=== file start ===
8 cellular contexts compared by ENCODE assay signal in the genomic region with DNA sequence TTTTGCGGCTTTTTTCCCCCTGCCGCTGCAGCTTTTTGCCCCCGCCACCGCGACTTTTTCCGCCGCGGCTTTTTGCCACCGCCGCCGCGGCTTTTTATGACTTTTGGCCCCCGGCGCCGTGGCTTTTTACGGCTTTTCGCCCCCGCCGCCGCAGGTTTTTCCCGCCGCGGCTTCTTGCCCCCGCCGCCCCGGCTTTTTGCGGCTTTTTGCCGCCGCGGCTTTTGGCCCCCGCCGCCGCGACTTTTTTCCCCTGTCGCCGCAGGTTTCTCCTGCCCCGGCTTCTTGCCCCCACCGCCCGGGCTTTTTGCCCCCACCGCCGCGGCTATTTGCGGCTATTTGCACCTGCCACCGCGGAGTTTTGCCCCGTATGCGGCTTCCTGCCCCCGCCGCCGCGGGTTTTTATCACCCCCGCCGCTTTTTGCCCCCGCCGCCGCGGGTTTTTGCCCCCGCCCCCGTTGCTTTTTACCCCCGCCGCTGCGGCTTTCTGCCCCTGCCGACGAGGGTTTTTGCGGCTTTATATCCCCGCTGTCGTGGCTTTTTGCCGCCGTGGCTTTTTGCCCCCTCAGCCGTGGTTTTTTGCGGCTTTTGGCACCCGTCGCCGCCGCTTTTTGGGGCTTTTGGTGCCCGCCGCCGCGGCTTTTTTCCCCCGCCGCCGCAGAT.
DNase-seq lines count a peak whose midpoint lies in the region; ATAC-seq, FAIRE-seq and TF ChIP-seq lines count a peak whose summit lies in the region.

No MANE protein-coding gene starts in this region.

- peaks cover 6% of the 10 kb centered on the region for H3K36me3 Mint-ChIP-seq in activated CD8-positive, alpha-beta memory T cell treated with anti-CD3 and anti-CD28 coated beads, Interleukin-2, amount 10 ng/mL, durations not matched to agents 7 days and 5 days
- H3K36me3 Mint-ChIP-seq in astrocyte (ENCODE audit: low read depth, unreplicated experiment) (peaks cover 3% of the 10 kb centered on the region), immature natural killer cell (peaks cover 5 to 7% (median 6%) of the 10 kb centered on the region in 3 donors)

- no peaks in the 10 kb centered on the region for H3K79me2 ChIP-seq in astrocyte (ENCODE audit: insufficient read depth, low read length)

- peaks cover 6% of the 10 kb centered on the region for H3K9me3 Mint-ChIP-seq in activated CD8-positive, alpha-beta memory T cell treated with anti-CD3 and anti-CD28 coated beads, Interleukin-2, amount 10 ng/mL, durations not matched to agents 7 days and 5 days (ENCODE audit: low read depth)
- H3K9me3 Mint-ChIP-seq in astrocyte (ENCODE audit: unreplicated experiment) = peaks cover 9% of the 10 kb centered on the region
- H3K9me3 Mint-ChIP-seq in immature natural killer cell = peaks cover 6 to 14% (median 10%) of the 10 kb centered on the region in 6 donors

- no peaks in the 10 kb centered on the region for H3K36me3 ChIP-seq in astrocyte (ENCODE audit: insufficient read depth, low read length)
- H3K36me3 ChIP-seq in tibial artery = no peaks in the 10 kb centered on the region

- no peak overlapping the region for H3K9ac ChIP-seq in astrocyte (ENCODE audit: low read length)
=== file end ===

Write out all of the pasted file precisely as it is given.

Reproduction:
8 cellular contexts compared by ENCODE assay signal in the genomic region with DNA sequence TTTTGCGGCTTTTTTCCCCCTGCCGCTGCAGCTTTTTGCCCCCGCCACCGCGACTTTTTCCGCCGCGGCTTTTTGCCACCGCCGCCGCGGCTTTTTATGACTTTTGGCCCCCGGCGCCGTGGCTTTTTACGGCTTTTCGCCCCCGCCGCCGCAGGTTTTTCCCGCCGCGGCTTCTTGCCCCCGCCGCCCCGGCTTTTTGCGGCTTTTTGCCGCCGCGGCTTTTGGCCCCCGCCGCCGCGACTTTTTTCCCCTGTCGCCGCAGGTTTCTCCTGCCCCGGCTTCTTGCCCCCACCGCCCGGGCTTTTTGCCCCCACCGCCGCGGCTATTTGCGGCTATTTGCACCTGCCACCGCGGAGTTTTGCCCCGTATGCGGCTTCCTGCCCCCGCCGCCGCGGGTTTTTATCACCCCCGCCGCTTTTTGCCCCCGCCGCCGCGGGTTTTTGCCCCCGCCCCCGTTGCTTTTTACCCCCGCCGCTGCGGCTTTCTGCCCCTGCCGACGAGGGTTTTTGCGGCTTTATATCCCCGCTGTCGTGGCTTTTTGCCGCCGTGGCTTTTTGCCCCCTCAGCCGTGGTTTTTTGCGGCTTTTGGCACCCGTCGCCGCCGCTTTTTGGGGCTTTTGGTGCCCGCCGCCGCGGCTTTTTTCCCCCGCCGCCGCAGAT.
DNase-seq lines count a peak whose midpoint lies in the region; ATAC-seq, FAIRE-seq and TF ChIP-seq lines count a peak whose summit lies in the region.

No MANE protein-coding gene starts in this region.

- peaks cover 6% of the 10 kb centered on the region for H3K36me3 Mint-ChIP-seq in activated CD8-positive, alpha-beta memory T cell treated with anti-CD3 and anti-CD28 coated beads, Interleukin-2, amount 10 ng/mL, durations not matched to agents 7 days and 5 days
- H3K36me3 Mint-ChIP-seq in astrocyte (ENCODE audit: low read depth, unreplicated experiment) (peaks cover 3% of the 10 kb centered on the region), immature natural killer cell (peaks cover 5 to 7% (median 6%) of the 10 kb centered on the region in 3 donors)

- no peaks in the 10 kb centered on the region for H3K79me2 ChIP-seq in astrocyte (ENCODE audit: insufficient read depth, low read length)

- peaks cover 6% of the 10 kb centered on the region for H3K9me3 Mint-ChIP-seq in activated CD8-positive, alpha-beta memory T cell treated with anti-CD3 and anti-CD28 coated beads, Interleukin-2, amount 10 ng/mL, durations not matched to agents 7 days and 5 days (ENCODE audit: low read depth)
- H3K9me3 Mint-ChIP-seq in astrocyte (ENCODE audit: unreplicated experiment) = peaks cover 9% of the 10 kb centered on the region
- H3K9me3 Mint-ChIP-seq in immature natural killer cell = peaks cover 6 to 14% (median 10%) of the 10 kb centered on the region in 6 donors

- no peaks in the 10 kb centered on the region for H3K36me3 ChIP-seq in astrocyte (ENCODE audit: insufficient read depth, low read length)
- H3K36me3 ChIP-seq in tibial artery = no peaks in the 10 kb centered on the region

- no peak overlapping the region for H3K9ac ChIP-seq in astrocyte (ENCODE audit: low read length)